The ACCC is looking at supplier bullying claims against Woolworths
Supermarket giant Woolworths has again been accused of bullying suppliers, attracting the attention of the competition watchdog, just days after rival Coles settled a court battle with the regulator over a similar issue.
The Australian Consumer and Competition Commission chairman Rod Sims has confirmed the regulator has received further complaints about supermarket supplier issues, which he said in a statement the ACCC “will consider”.
Fairfax Media is reporting Woolworths has asked suppliers to pay millions of dollars to fund its “cheap, cheap” discount grocery campaign, demanding up to $1 million from certain suppliers and requiring them to pay within weeks. Suppliers who refused to pay were asked to meet with senior management, according to the report.
SmartCompany understands meeting with management is a typical step in grocery supplier negotiations.
Fairfax is also reporting Woolworths managers are under “extreme pressure” to recoup money to help the retailer avoid a profit downgrade.
“Woolworths expects to maintain the same profit margin per item, even if it’s our choice to discount it,” a Woolworths’ staff member told Fairfax.
Woolworths has denied the allegations saying there is no “evidence of any kind of inappropriate or unlawful conduct”.
Earlier this week, Australia’s other leading supermarket Coles was forced to apologise and fork out a $10 million penalty for forcing suppliers to pay rebates to participate in its Active Retail Collaboration program. Coles has said it has since addressed its supplier relations by appointing former Victorian premier and Coles critic Jeff Kennett as an independent arbiter of its supplier dealings.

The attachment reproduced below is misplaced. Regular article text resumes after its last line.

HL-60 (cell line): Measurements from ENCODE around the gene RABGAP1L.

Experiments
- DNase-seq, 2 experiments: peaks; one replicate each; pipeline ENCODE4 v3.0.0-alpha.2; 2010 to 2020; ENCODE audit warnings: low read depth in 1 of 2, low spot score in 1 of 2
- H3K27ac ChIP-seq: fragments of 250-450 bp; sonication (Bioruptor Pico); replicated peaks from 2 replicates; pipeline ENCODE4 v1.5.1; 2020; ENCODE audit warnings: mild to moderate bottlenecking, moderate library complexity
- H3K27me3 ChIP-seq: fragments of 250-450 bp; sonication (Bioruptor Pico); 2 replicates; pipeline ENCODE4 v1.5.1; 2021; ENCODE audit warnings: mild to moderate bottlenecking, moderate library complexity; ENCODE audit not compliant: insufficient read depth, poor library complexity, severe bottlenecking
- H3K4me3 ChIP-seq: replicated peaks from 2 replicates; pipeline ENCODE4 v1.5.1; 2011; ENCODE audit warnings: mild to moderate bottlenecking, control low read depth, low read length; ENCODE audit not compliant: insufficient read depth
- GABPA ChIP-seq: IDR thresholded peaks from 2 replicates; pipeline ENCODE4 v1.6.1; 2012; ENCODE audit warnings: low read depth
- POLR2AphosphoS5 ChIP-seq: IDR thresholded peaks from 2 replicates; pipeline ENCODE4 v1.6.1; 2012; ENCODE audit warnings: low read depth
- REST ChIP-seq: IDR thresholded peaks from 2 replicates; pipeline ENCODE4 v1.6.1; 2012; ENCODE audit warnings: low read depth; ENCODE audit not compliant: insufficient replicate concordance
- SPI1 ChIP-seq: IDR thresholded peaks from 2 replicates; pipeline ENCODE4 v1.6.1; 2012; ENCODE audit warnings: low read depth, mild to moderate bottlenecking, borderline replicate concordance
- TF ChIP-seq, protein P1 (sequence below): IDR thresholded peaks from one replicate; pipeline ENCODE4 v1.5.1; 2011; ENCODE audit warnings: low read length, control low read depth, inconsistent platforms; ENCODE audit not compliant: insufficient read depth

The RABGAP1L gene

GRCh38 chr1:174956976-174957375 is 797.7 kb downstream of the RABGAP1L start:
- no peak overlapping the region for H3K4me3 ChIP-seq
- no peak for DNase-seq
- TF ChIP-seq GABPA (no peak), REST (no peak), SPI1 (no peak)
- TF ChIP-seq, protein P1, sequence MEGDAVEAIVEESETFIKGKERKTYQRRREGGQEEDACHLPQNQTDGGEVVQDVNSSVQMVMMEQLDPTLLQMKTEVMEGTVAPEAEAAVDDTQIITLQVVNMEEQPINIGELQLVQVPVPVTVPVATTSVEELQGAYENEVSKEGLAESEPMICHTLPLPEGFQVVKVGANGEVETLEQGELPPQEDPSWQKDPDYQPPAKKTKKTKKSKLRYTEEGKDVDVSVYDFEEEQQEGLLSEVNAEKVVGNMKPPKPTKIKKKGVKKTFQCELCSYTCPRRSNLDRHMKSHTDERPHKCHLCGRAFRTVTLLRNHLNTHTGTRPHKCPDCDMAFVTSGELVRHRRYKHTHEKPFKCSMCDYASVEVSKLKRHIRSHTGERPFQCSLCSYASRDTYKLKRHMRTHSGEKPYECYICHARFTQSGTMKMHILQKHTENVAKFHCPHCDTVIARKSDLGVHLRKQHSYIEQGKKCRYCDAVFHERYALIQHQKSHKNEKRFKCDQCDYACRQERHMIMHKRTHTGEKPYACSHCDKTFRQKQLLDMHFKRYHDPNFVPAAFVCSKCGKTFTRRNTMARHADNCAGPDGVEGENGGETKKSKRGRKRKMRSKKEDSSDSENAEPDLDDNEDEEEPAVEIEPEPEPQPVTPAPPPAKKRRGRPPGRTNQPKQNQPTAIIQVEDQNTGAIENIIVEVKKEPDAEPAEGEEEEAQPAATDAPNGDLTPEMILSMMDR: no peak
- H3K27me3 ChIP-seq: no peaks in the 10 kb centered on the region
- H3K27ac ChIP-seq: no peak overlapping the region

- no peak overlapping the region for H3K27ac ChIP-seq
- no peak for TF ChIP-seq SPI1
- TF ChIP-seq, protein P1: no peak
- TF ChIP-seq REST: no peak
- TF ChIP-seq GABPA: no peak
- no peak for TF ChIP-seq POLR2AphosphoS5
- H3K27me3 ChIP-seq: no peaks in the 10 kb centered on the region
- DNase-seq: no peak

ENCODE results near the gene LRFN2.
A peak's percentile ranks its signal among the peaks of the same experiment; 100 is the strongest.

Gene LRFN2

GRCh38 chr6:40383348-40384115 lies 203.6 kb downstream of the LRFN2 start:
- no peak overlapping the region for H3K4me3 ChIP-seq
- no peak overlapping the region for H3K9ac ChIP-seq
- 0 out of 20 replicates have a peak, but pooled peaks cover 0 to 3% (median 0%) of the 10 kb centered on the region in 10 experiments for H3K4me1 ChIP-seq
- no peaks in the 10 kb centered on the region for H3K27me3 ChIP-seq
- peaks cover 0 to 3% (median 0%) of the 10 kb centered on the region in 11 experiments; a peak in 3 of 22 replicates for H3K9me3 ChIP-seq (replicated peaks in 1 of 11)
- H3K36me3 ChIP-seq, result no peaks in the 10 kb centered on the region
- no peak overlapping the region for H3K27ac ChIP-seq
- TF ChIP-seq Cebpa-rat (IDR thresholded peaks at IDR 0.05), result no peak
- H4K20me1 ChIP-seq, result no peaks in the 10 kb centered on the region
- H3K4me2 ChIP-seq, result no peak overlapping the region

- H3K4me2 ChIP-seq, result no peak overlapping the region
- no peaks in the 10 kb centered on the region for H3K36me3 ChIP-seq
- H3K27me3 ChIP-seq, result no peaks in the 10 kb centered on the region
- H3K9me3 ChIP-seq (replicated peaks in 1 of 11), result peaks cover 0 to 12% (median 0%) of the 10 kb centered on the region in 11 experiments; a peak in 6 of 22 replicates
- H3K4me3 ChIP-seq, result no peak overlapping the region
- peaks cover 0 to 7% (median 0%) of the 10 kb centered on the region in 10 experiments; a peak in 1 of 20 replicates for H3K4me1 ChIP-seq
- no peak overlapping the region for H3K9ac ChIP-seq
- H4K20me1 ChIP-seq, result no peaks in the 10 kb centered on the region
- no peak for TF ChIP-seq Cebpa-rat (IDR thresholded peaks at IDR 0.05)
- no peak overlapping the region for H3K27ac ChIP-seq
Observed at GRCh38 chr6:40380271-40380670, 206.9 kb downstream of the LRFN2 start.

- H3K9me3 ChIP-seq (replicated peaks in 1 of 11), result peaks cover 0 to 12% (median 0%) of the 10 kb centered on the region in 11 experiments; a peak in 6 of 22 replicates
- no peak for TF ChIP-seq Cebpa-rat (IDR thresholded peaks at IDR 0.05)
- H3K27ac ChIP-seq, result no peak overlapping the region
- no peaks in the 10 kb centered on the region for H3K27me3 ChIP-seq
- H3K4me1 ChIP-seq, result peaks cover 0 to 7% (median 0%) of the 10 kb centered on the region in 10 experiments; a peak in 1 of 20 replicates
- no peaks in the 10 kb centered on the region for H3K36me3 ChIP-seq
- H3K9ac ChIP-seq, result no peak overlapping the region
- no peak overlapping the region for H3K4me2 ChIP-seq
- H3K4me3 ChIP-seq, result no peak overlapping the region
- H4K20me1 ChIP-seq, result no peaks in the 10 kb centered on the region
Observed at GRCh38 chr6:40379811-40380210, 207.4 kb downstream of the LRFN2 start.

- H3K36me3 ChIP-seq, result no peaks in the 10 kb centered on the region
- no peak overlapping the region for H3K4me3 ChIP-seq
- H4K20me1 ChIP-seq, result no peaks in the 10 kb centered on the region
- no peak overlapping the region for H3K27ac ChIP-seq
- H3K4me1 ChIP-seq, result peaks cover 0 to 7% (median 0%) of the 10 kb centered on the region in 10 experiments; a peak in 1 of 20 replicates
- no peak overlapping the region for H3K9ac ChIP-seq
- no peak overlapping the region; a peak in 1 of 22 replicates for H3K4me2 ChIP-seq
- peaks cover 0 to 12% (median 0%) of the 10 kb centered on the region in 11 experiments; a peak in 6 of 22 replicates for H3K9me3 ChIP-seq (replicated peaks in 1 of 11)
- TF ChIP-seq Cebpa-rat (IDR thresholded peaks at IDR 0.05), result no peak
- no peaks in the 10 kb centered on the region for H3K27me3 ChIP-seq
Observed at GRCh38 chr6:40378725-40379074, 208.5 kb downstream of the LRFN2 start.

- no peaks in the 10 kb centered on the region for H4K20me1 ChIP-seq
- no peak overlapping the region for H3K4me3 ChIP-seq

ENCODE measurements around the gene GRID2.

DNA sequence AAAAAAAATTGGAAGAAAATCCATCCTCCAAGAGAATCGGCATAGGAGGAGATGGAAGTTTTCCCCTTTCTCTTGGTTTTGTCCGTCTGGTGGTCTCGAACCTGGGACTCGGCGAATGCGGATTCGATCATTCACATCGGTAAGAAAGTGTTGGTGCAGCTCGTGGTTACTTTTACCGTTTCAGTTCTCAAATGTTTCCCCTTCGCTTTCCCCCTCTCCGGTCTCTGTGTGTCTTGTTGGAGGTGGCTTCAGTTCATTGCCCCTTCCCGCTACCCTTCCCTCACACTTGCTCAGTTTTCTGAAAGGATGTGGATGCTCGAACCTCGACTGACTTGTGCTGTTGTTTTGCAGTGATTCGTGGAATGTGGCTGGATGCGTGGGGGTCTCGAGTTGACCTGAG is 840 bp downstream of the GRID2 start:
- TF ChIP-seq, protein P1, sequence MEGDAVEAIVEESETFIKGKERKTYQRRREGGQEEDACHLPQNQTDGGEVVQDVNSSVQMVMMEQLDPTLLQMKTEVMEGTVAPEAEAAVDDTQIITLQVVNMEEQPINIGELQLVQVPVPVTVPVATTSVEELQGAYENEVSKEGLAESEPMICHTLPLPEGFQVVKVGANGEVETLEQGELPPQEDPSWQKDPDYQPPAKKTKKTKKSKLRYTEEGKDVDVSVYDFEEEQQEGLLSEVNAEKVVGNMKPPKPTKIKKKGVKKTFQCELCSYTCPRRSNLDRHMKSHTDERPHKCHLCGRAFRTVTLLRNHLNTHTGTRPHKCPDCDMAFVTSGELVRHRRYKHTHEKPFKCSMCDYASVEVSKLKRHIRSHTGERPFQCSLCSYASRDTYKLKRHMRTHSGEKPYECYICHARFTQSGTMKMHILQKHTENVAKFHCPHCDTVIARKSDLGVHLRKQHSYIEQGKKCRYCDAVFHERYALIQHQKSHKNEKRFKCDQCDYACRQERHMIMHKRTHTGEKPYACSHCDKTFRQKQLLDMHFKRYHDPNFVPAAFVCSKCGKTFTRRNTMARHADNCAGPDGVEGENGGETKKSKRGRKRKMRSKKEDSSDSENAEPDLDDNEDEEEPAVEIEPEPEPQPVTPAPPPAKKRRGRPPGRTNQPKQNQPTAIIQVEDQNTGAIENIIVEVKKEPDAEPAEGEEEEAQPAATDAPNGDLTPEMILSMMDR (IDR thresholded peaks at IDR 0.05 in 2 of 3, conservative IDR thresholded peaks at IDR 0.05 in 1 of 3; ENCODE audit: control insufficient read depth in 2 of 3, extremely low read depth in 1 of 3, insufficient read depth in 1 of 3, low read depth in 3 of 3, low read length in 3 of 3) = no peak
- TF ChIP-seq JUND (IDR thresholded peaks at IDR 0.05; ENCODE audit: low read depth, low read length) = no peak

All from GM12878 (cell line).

Jos de Bruin, chief executive of Master Grocers, told SmartCompany he applauds the “strength and resolve” of the ACCC in investigating bullying accusations by the major supermarkets.
“They are there to protect us and they’re doing their job, finally showing Coles and Woolworths can’t justify this behaviour,” says de Bruin, who believes action on bullying has been long overdue.
“Here we are having this conversation, but we should have been having it 20 years ago,” he says.
De Bruin claims the major supermarkets ask suppliers to agree to trade terms when they sign contracts, then later “put major pressure” on them to extract further payments.
“Once the contract is signed, they engaged in a practice to further extract money by whatever devious means they can,” says de Bruin, who believes those that can’t afford to pay or do not want to pay face retribution by missing out on getting new products stocked, losing current products or having their products shifted.
“What happens is that priority is given to those that are willing to pay the ‘over and above’ discounts, so that they get their sale figures,” he says.
“If they [suppliers] say no, they know they’re dealing with a national organisation, and that is potentially millions of dollars lost.”